The Sony WH-CH500 are Bluetooth-only headphones that have excellent wireless range. They do not have any wired connection, but there is a similarly designed wired model which is the Sony MDR-ZX110NC. The wireless WH-CH500 has NFC support which is great for a quick and easy pairing procedure. Unfortunately, they can’t connect to 2 devices which would have been useful to switch between a computer and a phone.
The Sony WH-CH500 do not have any wired connectivity. However, there is a similarly designed wired model which is the Sony MDR-ZX110NC.
There is no charging dock or base for these headphones. For good headphones with a dock, check out the SteelSeries Arctis 7, but they won't be as portable.
The wireless range of the Sony WH-CH500 is excellent, one of the best we’ve measured so far (see our recommendations for the best wireless headphones under $100 and the best on-ear wireless headphones). You should have no problem walking around a small apartment or in your office without your audio source thanks to the 59ft of obstructed range. You should have no issues with range, especially if you keep your audio source near you, like a phone while working out.
Like most Bluetooth headphones, the Sony WH-CH500 have too much latency to be used for watching video content or for gaming, and they do not support lower latency codecs. Also, 328ms is higher than average on Bluetooth headphones we've reviewed.
The Sony WH-CH500 are cheaply-made headphones that don't feel very durable but can be used decently in a variety of cases. Their wireless range is amazing, one of the best we've ever measured and it has a good 20-hour battery life that is usually higher than other on-ears in the same price range. Unfortunately, when compared to headphones below, they seem to perform worse in sound quality and have a very high amount of latency. They also don't have a wired connection that other models provide, which can be useful since you can use the headphones passively even if the battery is dead. See our recommendations for the best on-ear headphones, the best headphones under $100 and the best wireless headphones.
The JBL T450BT are better on-ear headphones than the Sony WH-CH500. They have a similar cheap feeling but they sound better and leak less, so you can raise the volume in loud commutes. They have more than half the latency of the Sonys and are more stable for sports, making them a bit more versatile. However, the Sony WH-CH500 have a slightly better microphone and a longer battery life. They also support NFC for quicker and easier pairing, and they have an amazing wireless range.
The Sony WH-CH400 are slightly better headphones than the Sony WH-CH500 Wireless. While the CH500 model feels better made, there’s a big difference in sound quality that favors the CH400. They also have better wireless range, but they don’t have the same great 20-hour battery life as the CH500. They also offer better value overall since they are cheaper.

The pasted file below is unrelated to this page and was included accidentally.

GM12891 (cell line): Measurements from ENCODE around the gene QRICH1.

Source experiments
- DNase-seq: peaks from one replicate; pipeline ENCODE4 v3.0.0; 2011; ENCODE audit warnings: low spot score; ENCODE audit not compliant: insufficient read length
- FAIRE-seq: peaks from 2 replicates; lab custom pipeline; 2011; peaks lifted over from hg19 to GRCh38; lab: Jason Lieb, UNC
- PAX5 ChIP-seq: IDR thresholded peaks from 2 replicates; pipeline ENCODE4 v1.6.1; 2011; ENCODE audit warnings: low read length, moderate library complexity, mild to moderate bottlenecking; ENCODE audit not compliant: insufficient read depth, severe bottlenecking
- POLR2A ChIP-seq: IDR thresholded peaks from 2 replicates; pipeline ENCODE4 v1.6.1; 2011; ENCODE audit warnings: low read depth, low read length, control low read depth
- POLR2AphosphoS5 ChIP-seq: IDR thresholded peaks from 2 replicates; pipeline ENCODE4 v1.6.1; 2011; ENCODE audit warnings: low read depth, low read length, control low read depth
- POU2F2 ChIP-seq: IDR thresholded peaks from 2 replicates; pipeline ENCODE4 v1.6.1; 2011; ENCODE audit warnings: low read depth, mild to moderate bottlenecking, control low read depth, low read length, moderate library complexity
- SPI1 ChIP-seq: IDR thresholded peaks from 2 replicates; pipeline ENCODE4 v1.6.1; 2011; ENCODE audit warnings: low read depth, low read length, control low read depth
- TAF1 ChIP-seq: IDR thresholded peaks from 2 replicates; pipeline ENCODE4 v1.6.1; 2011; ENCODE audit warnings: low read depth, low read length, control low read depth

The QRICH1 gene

The JBL E45BT are better headphones than the Sony WH-CH500 in every way. They have better sound quality, build quality, sound quality, battery life, can be used wired even if the battery is dead, and they support full multi-device pairing. On the other hand, the Sonys have slightly better feedback on their control scheme and have NFC support for easier pairing, with better wireless range. The Sonys are usually cheaper than the JBL.
Overall, the Skullcandy Grind are better headphones than the Sony WH-CH500. Their sound quality is better, and their on-ear design is more comfortable. They can also be used wired, even if the battery is dead, and they don’t feel as cheap as the Sonys. On the other hand, the WH-CH500 have a slightly better battery life with power saving features, which the Grind lacks, and have better wireless range.
The Mpow H5 are better headphones than the Sony WH-CH500. They have a more stable fit thanks to the over-ear design, and they also block more ambient noise with their ANC feature, making them a better choice for commuting and office work. Their build quality is decent and a bit more high-end than their price suggests, and they can also be used wired. They also have better sound quality. On the other hand, the Sonys have better battery life, wireless range, and a better microphone for calls.
The JBL Everest 310 are better mixed usage headphones the Sony WH-CH500. They feel better built and have a noticeably longer battery life. Their sound quality is also a bit more neutral and you can share your music with another Bluetooth headset, which is a unique feature. However, the Sonys feel more stable on your head and are more breathable, which can be great for sports. Nevertheless, the JBL should still be the best option between the two since they also isolate more noise. They can be used wired, which you can’t do with the Sonys.